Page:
Do we really need someone to be licensed to hook up a stereo? “In the 1950s, about one in 20 American workers needed an occupational license before they could work in the occupation of their choice. Today, that figure stands at about one in four.” This is an issue I agree with libertarians about.
  28. Hari Kondabolu’s The Problem with Apu attempts to shut down The Simpsons’ racist caricature for good – The Verge
  29. The Last of the Iron Lungs
    The reporter found and interviewed the (as far as they know) last three people still using iron lungs to survive. All three are polio survivors, and boy, do they not like anti-vaxxers.
  30. I love Yoshitoshi Kanemaki’s wood carvings. Check out Kanemaki’s Behance page, and be sure to look at the gallery for the statue at the top of this post, which includes multiple angles as well as making-of photos.
  31. The bottom image is by Alessandro Sicioldr, another wonderful artist with a tendency to go all multi-face. Check out his behance, too.

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46 Responses to Open Thread and Link Farm, Two-Face Was A Piker Edition

  1. 1
    Jokuvaan says:

    Robots killing somewhat independently is already reality in a peer adversary conflict like there are smart missiles seeking targets independently or smart mines that can tell apart a tank from a car.

  2. 2
    Seriously? says:

    On the difference between the male and female gaze, I do not get it.

    Both pictures show ‘warriors’ dressed is stupidly feminized attire that makes them vulnerable to any weapons that they are likely to face. Both pictures show ‘warriors’ who have forsaken the very first piece of armor anyone needs, the helmet. On both pictures, the ‘warriors’ have kept long unruly hair that will be a liability in combat, and failed to secure it. On both pictures, the ‘warriors’ lack warrior physique, and look like models who will feel the pangs of hunger after a short march.

    On the right, it is not immediately obvious that the ‘warriors’ do not know how to hold a sword.

    On the left, it is not immediately obvious that whoever armored them did not care about their lives. They had no idea how to make armor, but they may have actually cared.

  3. 3
    Gracchi says:

    Seriously?,

    Actually, the first piece of armor that blade-wielding warriors need is the shield. Full body armor that protects from arrows is extremely cumbersome and thus only works for heavy cavalry. Furthermore, blunt weapons can cause severe trauma when bashing plate armor. So a shield was key to stopping arrows and deflecting blunt weapons.

    The armor of the Amazon warriors seems inspired by ancient Athens, which suggests that they ought to look more like this. Interestingly, that armor has unnecessary nipples and muscular definition. I guess that the female gaze was strong in ancient Athens.

    Of course, plate armor is very expensive, so if the Amazonian warrior suffered from a pay gap (or were common soldiers, rather than elite soldiers), they might only be able to afford a linothorax or boiled leather armor. Unlike both movie pictures, it would still have been a single full breastplate.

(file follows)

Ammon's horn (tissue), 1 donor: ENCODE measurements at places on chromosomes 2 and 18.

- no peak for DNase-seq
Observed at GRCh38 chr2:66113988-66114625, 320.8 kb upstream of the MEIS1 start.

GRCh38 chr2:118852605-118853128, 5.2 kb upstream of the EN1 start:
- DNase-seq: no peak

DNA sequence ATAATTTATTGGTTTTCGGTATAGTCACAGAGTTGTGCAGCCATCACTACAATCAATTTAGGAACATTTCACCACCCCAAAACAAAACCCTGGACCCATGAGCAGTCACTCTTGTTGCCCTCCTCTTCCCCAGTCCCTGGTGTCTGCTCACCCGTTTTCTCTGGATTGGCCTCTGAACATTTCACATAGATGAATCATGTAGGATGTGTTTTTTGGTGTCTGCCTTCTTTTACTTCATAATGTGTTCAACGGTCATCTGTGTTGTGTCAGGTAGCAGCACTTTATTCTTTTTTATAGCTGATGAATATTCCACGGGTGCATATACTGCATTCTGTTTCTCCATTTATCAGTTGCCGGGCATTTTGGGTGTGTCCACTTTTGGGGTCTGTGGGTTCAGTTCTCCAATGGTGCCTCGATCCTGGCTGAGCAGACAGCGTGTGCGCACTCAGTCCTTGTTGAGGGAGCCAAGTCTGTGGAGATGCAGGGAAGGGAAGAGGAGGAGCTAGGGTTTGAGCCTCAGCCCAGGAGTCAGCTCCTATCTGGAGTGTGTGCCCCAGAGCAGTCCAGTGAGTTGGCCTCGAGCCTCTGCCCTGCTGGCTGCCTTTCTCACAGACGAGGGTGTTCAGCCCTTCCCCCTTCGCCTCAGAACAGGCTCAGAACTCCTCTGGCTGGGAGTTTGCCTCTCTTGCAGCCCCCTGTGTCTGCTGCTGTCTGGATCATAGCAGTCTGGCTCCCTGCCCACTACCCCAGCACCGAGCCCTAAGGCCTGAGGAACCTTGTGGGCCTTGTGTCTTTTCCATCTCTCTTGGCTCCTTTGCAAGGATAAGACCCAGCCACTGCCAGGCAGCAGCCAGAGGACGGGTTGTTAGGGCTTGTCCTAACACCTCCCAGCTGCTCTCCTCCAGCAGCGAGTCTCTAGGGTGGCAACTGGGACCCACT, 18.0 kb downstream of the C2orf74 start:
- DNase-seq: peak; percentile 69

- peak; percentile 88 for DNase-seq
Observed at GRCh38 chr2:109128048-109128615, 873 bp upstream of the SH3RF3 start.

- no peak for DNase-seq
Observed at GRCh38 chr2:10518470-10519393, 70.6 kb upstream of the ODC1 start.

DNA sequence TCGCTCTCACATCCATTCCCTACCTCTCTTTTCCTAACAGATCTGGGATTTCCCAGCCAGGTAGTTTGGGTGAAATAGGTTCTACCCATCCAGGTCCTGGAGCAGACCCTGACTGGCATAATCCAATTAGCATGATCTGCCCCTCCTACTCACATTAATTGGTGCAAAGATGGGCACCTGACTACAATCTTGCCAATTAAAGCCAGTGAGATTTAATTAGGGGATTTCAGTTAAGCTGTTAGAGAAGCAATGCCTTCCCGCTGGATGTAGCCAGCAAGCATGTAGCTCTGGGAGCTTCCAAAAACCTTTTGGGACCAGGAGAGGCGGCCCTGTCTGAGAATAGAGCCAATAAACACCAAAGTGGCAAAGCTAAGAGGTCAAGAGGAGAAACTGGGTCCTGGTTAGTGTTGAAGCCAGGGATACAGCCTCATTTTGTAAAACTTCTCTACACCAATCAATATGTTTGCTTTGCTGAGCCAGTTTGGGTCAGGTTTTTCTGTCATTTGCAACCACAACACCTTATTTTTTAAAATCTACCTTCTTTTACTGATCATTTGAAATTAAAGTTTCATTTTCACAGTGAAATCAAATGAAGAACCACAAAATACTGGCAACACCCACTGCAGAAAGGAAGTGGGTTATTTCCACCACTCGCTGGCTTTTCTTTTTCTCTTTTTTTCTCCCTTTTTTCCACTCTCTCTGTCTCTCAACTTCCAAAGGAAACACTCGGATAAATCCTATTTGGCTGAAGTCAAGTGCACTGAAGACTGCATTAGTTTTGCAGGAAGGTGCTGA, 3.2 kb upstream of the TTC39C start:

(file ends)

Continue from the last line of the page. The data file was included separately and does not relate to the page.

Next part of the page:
PS. I agree that it is silly how Hollywood tends to have lithe supermodels beat up burly men. That is not realistic as muscles and mass wins fights (in direct combat). Ronda Rousey and Gina Carano have done action movies and they have a much more realistic physique for combat (although not much acting prowess).

  4. 4
    Seriously? says:

    “Shields are not armor!” is a point that has been drummed into newbies in every HEMA club of which I have been a member.

    Blunt weapons that are superb at causing severe trauma against plate armor are a video game myth. It’s the mass, and its distribution that causes the damage, and that mass is always better off focused than spread on a blunt surface. Flanged maces are no more blunt weapons than morningstars are, and plenty of edged and thrusting weapons were orders of magnitude more common and significantly better suited for defeating armor than blunt ones, even at the height of plate armor use in Europe. The only place where blunt weapons were the go-to tool for defeating plate armor was Japan, and that was a combination of (1) powerful, authoritative government, (2) terrible iron ore and ignorance of blast furnaces and related metallurgical processes, and (3) high quality, proofed, imported European steel breastplates. Thus the kanabō, which outside of palaces still would be ‘festooned’ with spikes.

    Amazons are fictional, but even if the legend comes to us from the Greeks, they should not be wearing Greek inspired armor. The Greeks got hot and bothered by accounts of Sarmathian, Scythian, etc. women warriors, and constructed their silly narrative from there. That they had no idea of the role of Scythian women on the battlefield, or of the equipment those women used is amply evident from titillating details like Amazons cutting off their left breast so they could use bows. Of course, we know from the Odysseya that the Greeks considered recurves mysterious and borderline magical, and had no idea of thumb rings, so we have a great example of ignorance breeding bullshit.

    All this to say that the Amazons should be wearing scale over cloth over silk, at the very best, which of course would be much, much better protection that whatever the abominations in both screenshots happen to be… of course, so would be a few cotton T-shirts over a silk one. Or a linothorax, or a gamberson. Of course, none of these would be titillating, so no go.